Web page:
Sony Ericsson has finally unleashed their widely anticipated handset, the ‘Xperia Play’, also known as the ‘PSP’ or ‘PlayStation’ mobile phone - which now has a launch date set for April. This is the first Android phone to feature Sony’s PlayStation suite, which will run on Android ‘Gingerbread’ 2.3 OS and deliver console quality games to this very handset.
The Xperia Play boasts a high-end set of specifications, including 720p video recording and Qualcomm’s second generation 1GHz Snapdragon chip. SE’s gaming phone harbours 512MB of RAM and 1GB of ROM, in addition to the landscape slide-out PlayStation controls. Sony claims that game playback will run at 60 frames per second, thanks to the Adreno GPU graphics processor. The Sony Marketplace will also be introduced for the first time on the phone, where users can buy games made for the new operating system from the outset.
The Play is supposedly geared towards a lot more than gaming, with its 4-inch 480x854 TFT capacitive multi-touch display that’s capable of displaying 16.8 million colours whilst facilitating almost any media you wish to throw at it.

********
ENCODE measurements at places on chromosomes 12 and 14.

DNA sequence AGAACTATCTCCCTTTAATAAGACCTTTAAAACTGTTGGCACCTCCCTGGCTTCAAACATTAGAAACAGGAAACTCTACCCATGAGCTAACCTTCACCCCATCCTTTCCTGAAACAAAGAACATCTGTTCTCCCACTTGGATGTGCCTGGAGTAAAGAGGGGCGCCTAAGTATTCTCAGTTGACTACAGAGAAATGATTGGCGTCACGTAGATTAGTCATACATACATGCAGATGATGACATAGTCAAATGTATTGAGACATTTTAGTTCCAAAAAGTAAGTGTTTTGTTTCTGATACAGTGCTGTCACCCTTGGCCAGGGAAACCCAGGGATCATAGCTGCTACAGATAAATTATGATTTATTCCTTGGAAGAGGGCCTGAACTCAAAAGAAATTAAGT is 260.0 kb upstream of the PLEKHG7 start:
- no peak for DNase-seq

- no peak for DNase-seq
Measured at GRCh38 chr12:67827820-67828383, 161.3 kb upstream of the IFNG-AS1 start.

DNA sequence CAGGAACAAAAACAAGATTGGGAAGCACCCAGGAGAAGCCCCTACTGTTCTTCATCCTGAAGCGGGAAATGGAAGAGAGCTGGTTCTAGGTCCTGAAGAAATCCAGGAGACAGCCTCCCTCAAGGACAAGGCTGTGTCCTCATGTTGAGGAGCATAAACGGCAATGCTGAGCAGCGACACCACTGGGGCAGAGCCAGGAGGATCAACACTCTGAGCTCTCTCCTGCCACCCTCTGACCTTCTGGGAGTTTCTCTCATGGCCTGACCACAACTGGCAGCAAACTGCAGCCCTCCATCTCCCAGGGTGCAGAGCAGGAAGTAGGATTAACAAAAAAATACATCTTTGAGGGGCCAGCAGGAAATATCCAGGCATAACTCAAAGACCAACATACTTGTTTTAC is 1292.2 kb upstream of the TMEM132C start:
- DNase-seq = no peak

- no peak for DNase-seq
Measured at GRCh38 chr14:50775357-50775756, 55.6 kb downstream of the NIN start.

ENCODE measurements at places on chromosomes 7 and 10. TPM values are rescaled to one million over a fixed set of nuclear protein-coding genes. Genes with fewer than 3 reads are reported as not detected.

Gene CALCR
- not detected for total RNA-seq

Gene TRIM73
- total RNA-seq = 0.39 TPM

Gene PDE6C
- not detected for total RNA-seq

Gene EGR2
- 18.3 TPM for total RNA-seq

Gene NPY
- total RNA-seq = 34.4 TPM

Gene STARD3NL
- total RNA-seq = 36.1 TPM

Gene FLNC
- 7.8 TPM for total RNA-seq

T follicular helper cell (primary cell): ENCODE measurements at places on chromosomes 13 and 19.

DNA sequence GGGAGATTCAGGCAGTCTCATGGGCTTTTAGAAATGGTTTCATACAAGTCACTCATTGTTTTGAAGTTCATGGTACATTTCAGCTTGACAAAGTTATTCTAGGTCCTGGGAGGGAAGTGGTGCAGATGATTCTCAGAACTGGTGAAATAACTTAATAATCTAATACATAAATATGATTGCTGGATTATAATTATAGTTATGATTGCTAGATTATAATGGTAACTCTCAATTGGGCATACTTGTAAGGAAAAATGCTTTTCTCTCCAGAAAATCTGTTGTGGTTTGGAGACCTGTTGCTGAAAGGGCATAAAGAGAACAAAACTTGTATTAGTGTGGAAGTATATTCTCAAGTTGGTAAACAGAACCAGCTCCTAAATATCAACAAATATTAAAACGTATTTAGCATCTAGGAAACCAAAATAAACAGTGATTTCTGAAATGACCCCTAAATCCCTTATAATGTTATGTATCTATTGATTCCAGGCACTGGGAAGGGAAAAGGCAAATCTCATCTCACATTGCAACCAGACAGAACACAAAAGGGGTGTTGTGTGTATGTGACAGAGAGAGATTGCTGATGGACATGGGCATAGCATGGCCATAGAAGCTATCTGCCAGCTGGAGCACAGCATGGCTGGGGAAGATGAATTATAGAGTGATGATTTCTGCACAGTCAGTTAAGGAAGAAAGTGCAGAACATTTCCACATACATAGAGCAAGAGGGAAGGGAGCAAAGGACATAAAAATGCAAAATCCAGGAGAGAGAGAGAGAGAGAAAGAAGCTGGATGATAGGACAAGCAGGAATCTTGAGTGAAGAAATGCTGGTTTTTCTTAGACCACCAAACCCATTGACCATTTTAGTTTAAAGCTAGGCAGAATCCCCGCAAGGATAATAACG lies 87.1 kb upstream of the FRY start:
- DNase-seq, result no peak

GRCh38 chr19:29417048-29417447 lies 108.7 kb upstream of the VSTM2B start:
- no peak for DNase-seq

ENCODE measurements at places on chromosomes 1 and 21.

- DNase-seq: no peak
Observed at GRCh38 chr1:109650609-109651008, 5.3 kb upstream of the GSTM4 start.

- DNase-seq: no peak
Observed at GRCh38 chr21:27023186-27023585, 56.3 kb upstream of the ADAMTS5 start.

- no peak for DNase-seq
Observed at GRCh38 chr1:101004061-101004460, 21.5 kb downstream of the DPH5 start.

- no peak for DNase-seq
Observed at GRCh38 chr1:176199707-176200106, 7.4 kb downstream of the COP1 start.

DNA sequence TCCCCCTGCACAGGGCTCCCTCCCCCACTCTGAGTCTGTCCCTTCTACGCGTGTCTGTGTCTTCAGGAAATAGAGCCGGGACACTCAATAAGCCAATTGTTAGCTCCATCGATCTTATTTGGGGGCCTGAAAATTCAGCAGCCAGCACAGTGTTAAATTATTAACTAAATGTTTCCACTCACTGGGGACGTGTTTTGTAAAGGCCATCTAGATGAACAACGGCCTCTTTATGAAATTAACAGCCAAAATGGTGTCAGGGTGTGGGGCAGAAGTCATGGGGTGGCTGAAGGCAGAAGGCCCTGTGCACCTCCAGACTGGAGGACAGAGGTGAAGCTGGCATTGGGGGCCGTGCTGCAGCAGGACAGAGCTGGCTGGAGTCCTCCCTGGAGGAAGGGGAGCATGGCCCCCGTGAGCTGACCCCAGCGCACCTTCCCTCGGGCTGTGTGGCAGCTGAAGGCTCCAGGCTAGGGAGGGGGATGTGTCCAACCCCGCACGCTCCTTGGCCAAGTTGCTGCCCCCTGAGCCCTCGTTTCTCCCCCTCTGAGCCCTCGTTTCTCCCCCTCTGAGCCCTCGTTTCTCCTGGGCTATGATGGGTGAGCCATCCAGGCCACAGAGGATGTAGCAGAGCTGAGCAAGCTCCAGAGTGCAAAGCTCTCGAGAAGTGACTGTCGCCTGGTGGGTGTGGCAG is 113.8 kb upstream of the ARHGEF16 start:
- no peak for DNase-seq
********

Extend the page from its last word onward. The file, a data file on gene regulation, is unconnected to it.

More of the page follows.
On paper the Play shines bright, but this isn't the whole story. When you slide open the controls and hold it as you would a normal PSP, you soon realise what is really missing. Many will know the pain commonly known as ‘Nintendo thumb’, but you don’t need to spend a great deal of time holding the Play to experience this affliction. The shoulder buttons are particularly poorly positioned, along with feeling badly weighted. This top-heavy feel only contributes further to the anti-ergonomic design, which begs the question about the massive stop-gap between hand-held gaming devices.
Only time will tell if the Play really makes a dent in the mobile-gaming market; a sector which is currently undergoing a major reform. The danger is that the Play will become frustratingly under-supported, in much the same way as the Nokia N-Gage and this can ultimately lead to its demise – if SE isn’t too careful.
As a phone, the Play feels more like the original Xperia only better looking, with sharper images and a little more attention to detail. The 5 megapixel camera is similar to that of the Xperia mini, unfortunately this offers nothing new. Furthermore, whilst handling the phone in the upright position with the slider hidden, it does feel incredibly bulky and somehow doesn’t quite work as a decent phone. The smarter man will probably wait for the Sony Ericsson Xperia ‘Neo’ later this year which promises an 8.1MP camera with LED flash, an ‘Exmor R’ sensor with much sharper images from its mobile ‘Bravia’ engine technology. Otherwise, the Xperia Play will seem more of an extravagant purchase for the privilege of playing games on a Smartphone.
Originally published at OneMobileRing.com